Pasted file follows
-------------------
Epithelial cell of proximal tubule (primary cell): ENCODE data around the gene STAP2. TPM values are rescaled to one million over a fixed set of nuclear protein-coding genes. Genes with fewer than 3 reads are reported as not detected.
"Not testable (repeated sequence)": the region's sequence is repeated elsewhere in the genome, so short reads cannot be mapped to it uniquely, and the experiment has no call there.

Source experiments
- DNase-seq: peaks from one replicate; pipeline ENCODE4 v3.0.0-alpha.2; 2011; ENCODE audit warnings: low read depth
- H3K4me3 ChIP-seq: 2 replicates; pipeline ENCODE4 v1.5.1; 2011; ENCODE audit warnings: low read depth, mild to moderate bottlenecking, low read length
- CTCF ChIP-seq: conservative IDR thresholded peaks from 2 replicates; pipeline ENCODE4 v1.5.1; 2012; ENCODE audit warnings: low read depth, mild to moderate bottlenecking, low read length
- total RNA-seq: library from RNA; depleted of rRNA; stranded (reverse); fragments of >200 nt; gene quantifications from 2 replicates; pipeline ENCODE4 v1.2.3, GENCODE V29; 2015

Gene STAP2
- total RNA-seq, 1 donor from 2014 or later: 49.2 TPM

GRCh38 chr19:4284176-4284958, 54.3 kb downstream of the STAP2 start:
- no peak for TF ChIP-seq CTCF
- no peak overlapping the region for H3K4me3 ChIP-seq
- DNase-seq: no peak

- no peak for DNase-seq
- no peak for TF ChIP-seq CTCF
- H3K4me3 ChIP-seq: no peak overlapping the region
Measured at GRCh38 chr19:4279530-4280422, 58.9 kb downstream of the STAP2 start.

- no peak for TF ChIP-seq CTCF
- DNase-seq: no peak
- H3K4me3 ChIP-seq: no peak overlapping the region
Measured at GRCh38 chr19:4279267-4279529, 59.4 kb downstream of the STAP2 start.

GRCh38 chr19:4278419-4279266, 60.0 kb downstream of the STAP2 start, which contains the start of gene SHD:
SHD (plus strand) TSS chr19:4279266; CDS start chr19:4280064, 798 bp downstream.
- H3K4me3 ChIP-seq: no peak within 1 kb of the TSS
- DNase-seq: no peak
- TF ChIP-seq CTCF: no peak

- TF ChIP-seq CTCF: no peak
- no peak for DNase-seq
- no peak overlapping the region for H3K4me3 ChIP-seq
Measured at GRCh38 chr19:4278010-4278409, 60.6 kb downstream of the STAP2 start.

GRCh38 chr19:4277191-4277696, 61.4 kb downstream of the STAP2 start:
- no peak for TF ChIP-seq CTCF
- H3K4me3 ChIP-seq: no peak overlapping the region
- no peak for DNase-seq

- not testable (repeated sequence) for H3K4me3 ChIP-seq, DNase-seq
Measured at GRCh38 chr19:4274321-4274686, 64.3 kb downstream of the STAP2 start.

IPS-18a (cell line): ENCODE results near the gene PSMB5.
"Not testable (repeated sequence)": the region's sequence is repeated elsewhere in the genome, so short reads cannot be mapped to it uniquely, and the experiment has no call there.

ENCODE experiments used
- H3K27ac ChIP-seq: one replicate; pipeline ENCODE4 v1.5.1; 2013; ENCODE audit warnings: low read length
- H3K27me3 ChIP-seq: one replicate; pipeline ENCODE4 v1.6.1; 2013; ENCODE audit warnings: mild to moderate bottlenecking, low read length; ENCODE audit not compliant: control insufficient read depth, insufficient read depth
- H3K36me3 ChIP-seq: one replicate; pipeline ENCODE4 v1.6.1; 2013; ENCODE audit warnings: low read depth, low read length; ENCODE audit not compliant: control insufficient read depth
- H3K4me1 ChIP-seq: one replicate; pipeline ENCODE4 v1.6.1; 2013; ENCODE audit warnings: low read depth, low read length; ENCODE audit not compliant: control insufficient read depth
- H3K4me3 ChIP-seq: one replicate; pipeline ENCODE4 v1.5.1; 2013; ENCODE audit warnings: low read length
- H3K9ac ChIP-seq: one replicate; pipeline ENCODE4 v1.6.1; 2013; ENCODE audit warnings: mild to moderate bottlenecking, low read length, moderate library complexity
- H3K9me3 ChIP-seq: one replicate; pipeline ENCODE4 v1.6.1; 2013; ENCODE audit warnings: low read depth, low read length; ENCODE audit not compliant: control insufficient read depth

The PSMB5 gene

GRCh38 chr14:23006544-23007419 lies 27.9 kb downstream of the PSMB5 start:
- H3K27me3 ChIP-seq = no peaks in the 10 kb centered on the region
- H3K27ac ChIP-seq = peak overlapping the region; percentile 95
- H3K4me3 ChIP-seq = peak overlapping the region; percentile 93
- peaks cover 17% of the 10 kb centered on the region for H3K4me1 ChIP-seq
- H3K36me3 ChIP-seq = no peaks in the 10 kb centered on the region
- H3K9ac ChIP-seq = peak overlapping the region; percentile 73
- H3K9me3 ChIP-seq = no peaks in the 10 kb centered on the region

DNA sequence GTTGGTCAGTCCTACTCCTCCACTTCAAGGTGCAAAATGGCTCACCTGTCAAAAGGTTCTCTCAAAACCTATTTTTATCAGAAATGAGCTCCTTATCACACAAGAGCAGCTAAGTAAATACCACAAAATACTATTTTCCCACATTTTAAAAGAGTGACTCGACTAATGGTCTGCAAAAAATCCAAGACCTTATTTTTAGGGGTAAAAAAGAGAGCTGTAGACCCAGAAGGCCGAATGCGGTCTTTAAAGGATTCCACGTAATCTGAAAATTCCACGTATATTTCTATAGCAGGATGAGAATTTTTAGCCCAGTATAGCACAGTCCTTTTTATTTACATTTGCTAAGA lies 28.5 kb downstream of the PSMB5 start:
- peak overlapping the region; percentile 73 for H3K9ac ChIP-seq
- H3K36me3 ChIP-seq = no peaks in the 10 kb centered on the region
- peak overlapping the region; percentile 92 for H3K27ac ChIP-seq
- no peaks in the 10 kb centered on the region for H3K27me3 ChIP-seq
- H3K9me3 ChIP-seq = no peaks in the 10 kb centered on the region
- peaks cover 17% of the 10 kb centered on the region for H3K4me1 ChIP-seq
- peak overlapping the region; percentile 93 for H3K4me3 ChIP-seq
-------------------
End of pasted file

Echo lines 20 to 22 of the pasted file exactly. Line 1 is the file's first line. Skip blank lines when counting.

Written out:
- H3K4me3 ChIP-seq: no peak overlapping the region
Measured at GRCh38 chr19:4279267-4279529, 59.4 kb downstream of the STAP2 start.

GRCh38 chr19:4278419-4279266, 60.0 kb downstream of the STAP2 start, which contains the start of gene SHD: